SLAs: measuring an ITSM service as a black box is essential
Measuring a service as a black box is essential. Simply because it is impossible (in a practical sense) to discover and measure every link in a service chain, it is impossible to build a complete composite view of a service's performance bottom-up from the component CIs.
It is the boundary problem I have spoken of before. Something is always outside your range of view: telco links, proprietary hardware, "magic glue" [EDI, EAI, SOAP, UDDI, LDAP, CORBA ...], the internet, service providers, outsourcers. Web Services, SOA and grid computing are not making it any easier.
The only way to accurately measure performance and availability SLAs is to monitor the user experience, i.e. black box the service. All the discovery, analysis and component-monitoring tools are there to alert us and to sometimes tell us why a service is not meeting SLAs, but they never(?) give us the 100% picture by building a service view bottom-up.
(In the same way, the meta-view of the service can only be completely built top-down. The top layer links are all conceptual, perceived, existing only in wetware [people's heads]. Further down the stack there are some links that exist physically but lie outside the boundary. Both these types of links in the service-view have to be manaually built. This is why I say CMDB can not be fully automated.)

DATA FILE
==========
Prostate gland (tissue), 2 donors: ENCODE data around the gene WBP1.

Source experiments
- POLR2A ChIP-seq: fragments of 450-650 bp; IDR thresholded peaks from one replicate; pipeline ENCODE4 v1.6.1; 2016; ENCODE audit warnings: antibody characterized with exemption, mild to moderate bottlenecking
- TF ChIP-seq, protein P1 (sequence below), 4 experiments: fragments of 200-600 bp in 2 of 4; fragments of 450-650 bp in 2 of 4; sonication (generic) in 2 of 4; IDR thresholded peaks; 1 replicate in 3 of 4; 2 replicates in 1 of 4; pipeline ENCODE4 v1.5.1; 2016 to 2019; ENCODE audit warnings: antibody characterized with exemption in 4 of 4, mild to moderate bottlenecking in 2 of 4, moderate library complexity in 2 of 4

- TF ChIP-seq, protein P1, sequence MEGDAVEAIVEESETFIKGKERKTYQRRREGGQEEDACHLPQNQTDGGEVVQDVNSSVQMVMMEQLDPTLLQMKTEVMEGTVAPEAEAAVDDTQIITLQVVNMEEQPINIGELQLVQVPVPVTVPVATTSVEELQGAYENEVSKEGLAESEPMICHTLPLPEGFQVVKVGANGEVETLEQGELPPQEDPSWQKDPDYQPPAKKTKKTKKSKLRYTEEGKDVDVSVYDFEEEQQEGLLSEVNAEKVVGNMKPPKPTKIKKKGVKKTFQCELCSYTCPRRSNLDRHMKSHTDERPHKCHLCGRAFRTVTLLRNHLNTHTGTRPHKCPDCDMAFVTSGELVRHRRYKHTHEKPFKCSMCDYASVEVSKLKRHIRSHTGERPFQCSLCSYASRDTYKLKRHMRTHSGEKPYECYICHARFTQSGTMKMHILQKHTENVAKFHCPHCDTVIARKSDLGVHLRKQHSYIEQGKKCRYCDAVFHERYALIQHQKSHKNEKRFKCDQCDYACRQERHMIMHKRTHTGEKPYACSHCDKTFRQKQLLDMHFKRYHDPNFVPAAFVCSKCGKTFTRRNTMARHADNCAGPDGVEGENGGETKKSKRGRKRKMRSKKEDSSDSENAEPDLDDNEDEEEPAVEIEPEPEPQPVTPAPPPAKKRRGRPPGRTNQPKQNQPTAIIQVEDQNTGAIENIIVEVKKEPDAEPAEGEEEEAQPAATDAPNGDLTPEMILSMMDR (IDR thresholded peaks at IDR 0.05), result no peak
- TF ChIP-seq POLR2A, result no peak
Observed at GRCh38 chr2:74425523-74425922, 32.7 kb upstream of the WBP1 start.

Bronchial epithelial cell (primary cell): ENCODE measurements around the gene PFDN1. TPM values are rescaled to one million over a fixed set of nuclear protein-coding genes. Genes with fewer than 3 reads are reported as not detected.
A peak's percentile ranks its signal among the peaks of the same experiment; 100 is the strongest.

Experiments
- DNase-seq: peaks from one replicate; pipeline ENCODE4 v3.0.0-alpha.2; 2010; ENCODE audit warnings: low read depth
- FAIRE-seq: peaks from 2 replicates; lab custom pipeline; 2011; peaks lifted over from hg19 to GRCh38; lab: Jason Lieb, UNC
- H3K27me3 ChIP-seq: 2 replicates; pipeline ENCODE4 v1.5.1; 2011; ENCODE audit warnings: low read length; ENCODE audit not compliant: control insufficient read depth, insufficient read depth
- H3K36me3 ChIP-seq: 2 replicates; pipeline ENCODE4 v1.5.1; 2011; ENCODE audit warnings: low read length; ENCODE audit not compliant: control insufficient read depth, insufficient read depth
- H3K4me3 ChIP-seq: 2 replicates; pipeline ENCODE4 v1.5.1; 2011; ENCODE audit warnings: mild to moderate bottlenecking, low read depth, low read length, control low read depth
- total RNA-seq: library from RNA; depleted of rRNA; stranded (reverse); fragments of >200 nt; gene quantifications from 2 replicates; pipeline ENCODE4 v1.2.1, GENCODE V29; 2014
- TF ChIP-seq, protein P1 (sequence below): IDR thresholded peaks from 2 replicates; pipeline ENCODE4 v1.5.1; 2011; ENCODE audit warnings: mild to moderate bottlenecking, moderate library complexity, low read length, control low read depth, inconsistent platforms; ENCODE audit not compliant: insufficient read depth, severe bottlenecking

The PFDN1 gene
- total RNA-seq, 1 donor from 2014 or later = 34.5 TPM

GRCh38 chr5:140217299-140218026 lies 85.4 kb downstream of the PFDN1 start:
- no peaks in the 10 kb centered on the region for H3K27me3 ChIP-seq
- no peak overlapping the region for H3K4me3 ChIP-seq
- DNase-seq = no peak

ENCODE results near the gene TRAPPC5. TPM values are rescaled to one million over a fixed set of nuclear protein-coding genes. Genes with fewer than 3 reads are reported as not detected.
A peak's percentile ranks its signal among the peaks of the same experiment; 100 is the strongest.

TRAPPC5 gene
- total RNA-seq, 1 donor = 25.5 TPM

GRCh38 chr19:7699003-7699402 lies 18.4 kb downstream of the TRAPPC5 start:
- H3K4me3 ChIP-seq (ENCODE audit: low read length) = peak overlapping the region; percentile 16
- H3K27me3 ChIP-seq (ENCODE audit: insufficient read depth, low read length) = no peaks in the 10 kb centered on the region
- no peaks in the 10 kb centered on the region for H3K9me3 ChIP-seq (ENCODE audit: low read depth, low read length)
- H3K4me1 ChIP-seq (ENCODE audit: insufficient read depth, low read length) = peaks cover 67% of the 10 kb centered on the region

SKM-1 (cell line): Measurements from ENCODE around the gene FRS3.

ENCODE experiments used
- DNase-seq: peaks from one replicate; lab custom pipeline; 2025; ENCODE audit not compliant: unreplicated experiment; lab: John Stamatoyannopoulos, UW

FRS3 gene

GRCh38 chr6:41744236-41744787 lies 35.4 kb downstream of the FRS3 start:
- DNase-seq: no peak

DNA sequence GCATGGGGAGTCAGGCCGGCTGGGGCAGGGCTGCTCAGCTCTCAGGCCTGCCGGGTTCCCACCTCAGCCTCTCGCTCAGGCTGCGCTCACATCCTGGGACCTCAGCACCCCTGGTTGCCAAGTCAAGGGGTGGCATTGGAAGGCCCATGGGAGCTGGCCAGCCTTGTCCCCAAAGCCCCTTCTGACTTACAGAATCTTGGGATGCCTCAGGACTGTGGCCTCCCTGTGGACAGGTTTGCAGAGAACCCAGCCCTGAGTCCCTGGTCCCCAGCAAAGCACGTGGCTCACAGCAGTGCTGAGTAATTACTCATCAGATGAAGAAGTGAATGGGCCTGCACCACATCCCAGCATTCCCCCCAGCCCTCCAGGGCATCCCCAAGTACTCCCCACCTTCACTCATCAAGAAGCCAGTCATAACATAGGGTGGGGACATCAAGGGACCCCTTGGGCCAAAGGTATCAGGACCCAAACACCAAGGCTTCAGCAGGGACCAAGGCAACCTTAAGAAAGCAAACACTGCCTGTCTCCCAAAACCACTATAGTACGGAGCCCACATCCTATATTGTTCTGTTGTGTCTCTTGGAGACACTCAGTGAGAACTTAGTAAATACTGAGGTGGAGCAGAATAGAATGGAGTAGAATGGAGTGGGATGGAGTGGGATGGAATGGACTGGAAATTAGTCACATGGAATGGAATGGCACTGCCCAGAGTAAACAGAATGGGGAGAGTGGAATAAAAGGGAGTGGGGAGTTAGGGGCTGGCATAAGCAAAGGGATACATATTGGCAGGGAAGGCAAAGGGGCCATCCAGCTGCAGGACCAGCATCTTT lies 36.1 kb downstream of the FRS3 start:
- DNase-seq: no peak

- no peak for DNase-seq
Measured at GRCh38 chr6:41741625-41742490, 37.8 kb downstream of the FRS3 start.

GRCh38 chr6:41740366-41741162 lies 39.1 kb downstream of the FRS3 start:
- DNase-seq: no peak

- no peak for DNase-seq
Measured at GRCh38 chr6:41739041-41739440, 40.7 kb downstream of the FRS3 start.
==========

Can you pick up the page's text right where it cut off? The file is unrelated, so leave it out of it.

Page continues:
We are lucky that such black box service monitoring is not too hard. Measuring every single end user is impractical, but a good view can be achieved by selecting and measuring a representative subset of users by deploying an agent to their desktops. This gives us SLA reporting, and SLA monitoring and alerting.
It also overcomes the old problem of users complaining and IT saying "well, we can't see any problem" using their bottom-up composite view.
Finally, lots of performance issues are user perception. Users never remember how it performed six or twelve months ago. Their frame of reference is always the last week or month. If IT says it has improved over the year, they will insist that IT is not measurting something. End-point monitoring at the desktop gives objective stats of the measured experience to show the trend over time.
You see, there are some technologies the IT Skeptic actually likes :-D